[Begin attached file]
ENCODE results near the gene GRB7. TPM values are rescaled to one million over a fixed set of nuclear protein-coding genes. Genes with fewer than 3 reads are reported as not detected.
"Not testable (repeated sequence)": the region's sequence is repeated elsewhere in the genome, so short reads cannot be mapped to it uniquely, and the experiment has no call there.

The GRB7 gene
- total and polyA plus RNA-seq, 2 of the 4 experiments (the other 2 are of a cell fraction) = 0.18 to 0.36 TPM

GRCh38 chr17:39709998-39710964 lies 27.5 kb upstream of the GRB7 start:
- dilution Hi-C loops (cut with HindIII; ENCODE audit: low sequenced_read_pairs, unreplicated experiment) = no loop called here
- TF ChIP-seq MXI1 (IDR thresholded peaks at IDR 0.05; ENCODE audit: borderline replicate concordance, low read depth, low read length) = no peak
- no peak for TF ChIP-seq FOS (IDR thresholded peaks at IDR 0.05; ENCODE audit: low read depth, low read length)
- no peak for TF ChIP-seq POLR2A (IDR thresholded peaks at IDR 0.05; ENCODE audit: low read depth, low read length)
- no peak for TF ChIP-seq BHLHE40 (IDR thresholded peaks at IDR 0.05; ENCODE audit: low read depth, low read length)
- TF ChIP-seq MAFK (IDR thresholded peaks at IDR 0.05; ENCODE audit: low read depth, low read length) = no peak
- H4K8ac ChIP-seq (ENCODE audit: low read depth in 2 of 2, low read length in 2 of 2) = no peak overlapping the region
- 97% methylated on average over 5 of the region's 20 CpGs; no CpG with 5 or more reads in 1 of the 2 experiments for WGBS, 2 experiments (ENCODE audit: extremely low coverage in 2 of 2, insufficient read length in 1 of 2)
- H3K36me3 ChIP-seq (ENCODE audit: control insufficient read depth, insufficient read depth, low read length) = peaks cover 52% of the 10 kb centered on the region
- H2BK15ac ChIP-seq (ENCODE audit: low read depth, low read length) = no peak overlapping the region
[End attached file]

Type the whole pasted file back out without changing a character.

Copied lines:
ENCODE results near the gene GRB7. TPM values are rescaled to one million over a fixed set of nuclear protein-coding genes. Genes with fewer than 3 reads are reported as not detected.
"Not testable (repeated sequence)": the region's sequence is repeated elsewhere in the genome, so short reads cannot be mapped to it uniquely, and the experiment has no call there.

The GRB7 gene
- total and polyA plus RNA-seq, 2 of the 4 experiments (the other 2 are of a cell fraction) = 0.18 to 0.36 TPM

GRCh38 chr17:39709998-39710964 lies 27.5 kb upstream of the GRB7 start:
- dilution Hi-C loops (cut with HindIII; ENCODE audit: low sequenced_read_pairs, unreplicated experiment) = no loop called here
- TF ChIP-seq MXI1 (IDR thresholded peaks at IDR 0.05; ENCODE audit: borderline replicate concordance, low read depth, low read length) = no peak
- no peak for TF ChIP-seq FOS (IDR thresholded peaks at IDR 0.05; ENCODE audit: low read depth, low read length)
- no peak for TF ChIP-seq POLR2A (IDR thresholded peaks at IDR 0.05; ENCODE audit: low read depth, low read length)
- no peak for TF ChIP-seq BHLHE40 (IDR thresholded peaks at IDR 0.05; ENCODE audit: low read depth, low read length)
- TF ChIP-seq MAFK (IDR thresholded peaks at IDR 0.05; ENCODE audit: low read depth, low read length) = no peak
- H4K8ac ChIP-seq (ENCODE audit: low read depth in 2 of 2, low read length in 2 of 2) = no peak overlapping the region
- 97% methylated on average over 5 of the region's 20 CpGs; no CpG with 5 or more reads in 1 of the 2 experiments for WGBS, 2 experiments (ENCODE audit: extremely low coverage in 2 of 2, insufficient read length in 1 of 2)
- H3K36me3 ChIP-seq (ENCODE audit: control insufficient read depth, insufficient read depth, low read length) = peaks cover 52% of the 10 kb centered on the region
- H2BK15ac ChIP-seq (ENCODE audit: low read depth, low read length) = no peak overlapping the region